• Jebus Jebus

      From November 8, 2010…



  • North Anna is already the next Chenyobl.
    It’s gonna blow up real good one day soon.
    the water level from the lake keeps dropping.

    shhhhhhhhh….dont want to wake up any american citizens living in the hood.

    red red wine

  • Reasonable assumptions:
    “…that there was no significant physical or functional damage to the fuel.” – Dominion

    “I did not have sexual relations with that woman…” – Clinton

    Both sentences have a similar ring and air of truth about them.

  • Whoopie Whoopie

    If you want, you can report this article HERE:
    A little sick today so not up for it myself.
    Go on – I dare ya! (n.trolls)

  • Sickputer

    Thanks Jebus… What a good posting about fuel rod issues that are apparently considered to be an industry norm. No wonder when they pop the lid on reactor vessels they frequently get more fumes than they anticipated. I am sure getting a damn good education about how this industry operates and has screwed the world for half a century.

    We knew that expended nuclear fuel rods leaked radiation during refueling… now we know why it so common… The rods warp (or “bow”) as they describe it. I can only imagine what Duke saw in 2007 at their MOX reloading in South Carolina that scared them beyond the pale.

    • Jebus Jebus

      The thing that gets me is that, as they uprate (supercharge) the 30 year old reactors, they extend the licenses for 20 more years.
      These things should be maintained like a shuttle mission in the best scenario, and even then it’s not a 100% guarantee.
      There is no question in my mind that there will be another disaster.
      Just a question of when…

    • James Tekton James Tekton

      SP sed:

      “…and has screwed the world for half a century.”

      What it now becomes about for us is our own situation and our part of the screwed world. We can pray for Japan, but this is what is happening in the Durango, CO area.

      Today it rained briefly, a good shower it was. Got everything good and wetted and after it was done, we went out to get a rain sample on a blue paper towel.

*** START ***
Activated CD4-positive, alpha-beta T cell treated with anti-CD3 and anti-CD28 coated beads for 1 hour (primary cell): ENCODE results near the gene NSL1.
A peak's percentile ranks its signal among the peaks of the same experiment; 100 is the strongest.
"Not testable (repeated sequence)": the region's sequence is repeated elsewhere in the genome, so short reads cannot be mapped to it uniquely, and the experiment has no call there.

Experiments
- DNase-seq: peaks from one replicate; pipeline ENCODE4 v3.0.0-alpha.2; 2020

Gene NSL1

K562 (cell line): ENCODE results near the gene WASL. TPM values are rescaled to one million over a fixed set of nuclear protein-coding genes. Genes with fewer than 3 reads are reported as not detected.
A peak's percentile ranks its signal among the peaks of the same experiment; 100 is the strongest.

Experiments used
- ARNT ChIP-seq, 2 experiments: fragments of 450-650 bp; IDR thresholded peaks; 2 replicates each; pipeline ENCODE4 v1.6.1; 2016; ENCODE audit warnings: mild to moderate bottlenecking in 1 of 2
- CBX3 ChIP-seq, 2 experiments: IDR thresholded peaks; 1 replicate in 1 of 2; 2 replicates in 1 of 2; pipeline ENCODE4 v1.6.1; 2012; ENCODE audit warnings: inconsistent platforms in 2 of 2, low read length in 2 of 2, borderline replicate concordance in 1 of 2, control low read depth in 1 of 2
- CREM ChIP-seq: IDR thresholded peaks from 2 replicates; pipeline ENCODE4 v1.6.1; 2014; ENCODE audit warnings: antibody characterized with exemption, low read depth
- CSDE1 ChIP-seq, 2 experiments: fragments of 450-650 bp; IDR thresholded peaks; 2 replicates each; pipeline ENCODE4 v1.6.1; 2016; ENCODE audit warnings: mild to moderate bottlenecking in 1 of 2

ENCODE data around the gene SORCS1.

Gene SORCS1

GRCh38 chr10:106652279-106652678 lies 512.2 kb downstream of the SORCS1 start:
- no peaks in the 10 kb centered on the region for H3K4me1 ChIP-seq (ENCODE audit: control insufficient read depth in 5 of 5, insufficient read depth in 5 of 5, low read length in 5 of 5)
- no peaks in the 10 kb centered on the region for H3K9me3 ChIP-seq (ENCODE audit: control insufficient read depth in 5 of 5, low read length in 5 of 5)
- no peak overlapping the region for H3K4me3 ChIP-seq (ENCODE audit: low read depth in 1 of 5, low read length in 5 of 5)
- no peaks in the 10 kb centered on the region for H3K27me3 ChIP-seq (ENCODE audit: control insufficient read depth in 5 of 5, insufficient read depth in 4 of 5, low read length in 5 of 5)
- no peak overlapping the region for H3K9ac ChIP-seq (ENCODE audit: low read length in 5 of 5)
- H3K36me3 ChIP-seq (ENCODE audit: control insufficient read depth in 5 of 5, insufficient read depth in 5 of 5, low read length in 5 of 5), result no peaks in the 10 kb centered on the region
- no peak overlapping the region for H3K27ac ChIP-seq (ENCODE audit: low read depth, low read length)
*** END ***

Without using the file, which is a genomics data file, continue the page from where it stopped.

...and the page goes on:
Brought it in to put into a zip lock baggie post haste and after washing up and making a cleared area on the freezer, we placed the counter on the towel and wowie-ka-powie! Watch what happens next. It goes off like a fast striking trout headed to the moon.

      After the ten minute count, we ended up with a measurement of 529.9 CPM. What the heck! was the gasp that crept up. And yeah, it may very well be radon, but this much every time it rains now and this is normal?

      Actually, what is normal??

      So, we are getting a little better at documenting for posterity purposes. Two links here to ponder and aye, if any of you good folks out there have some positivity to offer, now’s the time to share your best thoughts around this. Thank you in advance for doing so.





      • NONO NONO

        Taco said:

        Radiation levels by august would rise to 300-800cpm.

        another coincidence?

        • BreadAndButter BreadAndButter

          It’s very probably the Radon which has the biggest effect. We have big short term spikes here as well when it rains. I’m in Germany.

          • radegan

            If you took the sample from a car windshield and not the ground, how would local radon be the cause of such a spike?

      • radegan

        What was the reading in another room? I would’ve expected the cpm to drop off radically as you moved the unit away from the bag. Next time, walk in on camera from another room to establish your indoor baseline.

        • James Tekton James Tekton


          If you look carefully at the pictures link, you will see that there is one picture of the rain rag at 5299 and one other taken just after that that says normal background at 499 total ten minute count. The time and date is on the picture for posterity purposes.

        • James Tekton James Tekton

          Reply to your previous statement….good point. Why indeed is it so high off the truck?

          Any answers anyone?

  • The quake near Anna was felt as far north as Michigan and south as far as Ga.

  • Anthony Anthony

    ****Conflict of Interest?

    Weeks after Tohoku, the NRC instructed inspectors to assess American plants’ ability to deal with similar events and found some weaknesses. The investigation entailed various criteria, including: verifying if equipment was available and functional; verifying the training and qualifications of operators and support staff; assessing plants’ abilities to mitigate station blackout conditions; and assessing their ability to mitigate internal and external flooding.

    Twelve out of 65 reactor sites had discrepancies with requirements, most of them involving staff training. Three sites had issues dealing with station blackouts, and two had issues with extreme flooding. However, the NRC wrote on May 20 that neither the blackout nor extreme flooding issues undermined the plants’ ability to respond to extreme events.

    But not everyone has faith in the conclusions. “They have a huge conflict of interest,” Hirsch said. “It’s just not in the cards that the NRC is going to inspect these reactors and determine that the NRC has failed to adequately keep them safe.”****


    • Sickputer

      The NRC is like a fox guarding a secret henhouse. The fox wants the hens to stay very quiet and not call attention to themselves or the farmers might take some away. The fox wants lots of chicks and lots of eggs, but sick and diseased hens will not be removed. A big secret society trying to fly under the radar of humans. The fix also has powerful allies so he is impervious to harm.

  • StillJill StillJill

    Here, here Jebus,…..well done Man! Here’s a soul with proper boundaries! (Wish I’d done that!) 🙂